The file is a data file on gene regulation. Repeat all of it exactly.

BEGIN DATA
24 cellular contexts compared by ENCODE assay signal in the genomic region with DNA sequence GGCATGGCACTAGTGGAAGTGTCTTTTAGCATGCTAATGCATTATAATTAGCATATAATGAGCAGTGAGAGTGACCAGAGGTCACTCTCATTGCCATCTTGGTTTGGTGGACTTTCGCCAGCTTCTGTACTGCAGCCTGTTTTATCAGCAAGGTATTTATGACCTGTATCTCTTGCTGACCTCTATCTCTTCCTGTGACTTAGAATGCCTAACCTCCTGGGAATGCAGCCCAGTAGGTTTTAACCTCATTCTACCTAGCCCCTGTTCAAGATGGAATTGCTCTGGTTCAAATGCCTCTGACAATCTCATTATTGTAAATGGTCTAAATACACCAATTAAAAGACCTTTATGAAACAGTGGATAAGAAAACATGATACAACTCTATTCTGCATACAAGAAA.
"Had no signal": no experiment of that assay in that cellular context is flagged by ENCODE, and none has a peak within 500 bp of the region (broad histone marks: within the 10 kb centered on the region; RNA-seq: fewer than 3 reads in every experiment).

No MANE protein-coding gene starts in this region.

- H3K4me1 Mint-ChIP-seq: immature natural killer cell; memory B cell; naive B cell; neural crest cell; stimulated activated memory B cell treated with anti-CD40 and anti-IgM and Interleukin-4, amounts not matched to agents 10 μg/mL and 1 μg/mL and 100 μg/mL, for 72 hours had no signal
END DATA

24 cellular contexts compared by ENCODE assay signal in the genomic region with DNA sequence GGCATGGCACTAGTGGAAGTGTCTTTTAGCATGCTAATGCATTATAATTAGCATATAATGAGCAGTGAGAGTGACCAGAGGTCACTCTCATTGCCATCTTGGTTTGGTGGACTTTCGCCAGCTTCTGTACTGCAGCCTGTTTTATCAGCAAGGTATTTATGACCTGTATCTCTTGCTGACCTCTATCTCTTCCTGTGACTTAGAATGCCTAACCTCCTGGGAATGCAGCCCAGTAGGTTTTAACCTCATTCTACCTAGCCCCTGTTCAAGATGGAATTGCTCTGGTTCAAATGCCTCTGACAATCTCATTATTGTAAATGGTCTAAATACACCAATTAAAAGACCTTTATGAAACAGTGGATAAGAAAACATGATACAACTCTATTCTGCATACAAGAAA.
"Had no signal": no experiment of that assay in that cellular context is flagged by ENCODE, and none has a peak within 500 bp of the region (broad histone marks: within the 10 kb centered on the region; RNA-seq: fewer than 3 reads in every experiment).

No MANE protein-coding gene starts in this region.

- H3K4me1 Mint-ChIP-seq: immature natural killer cell; memory B cell; naive B cell; neural crest cell; stimulated activated memory B cell treated with anti-CD40 and anti-IgM and Interleukin-4, amounts not matched to agents 10 μg/mL and 1 μg/mL and 100 μg/mL, for 72 hours had no signal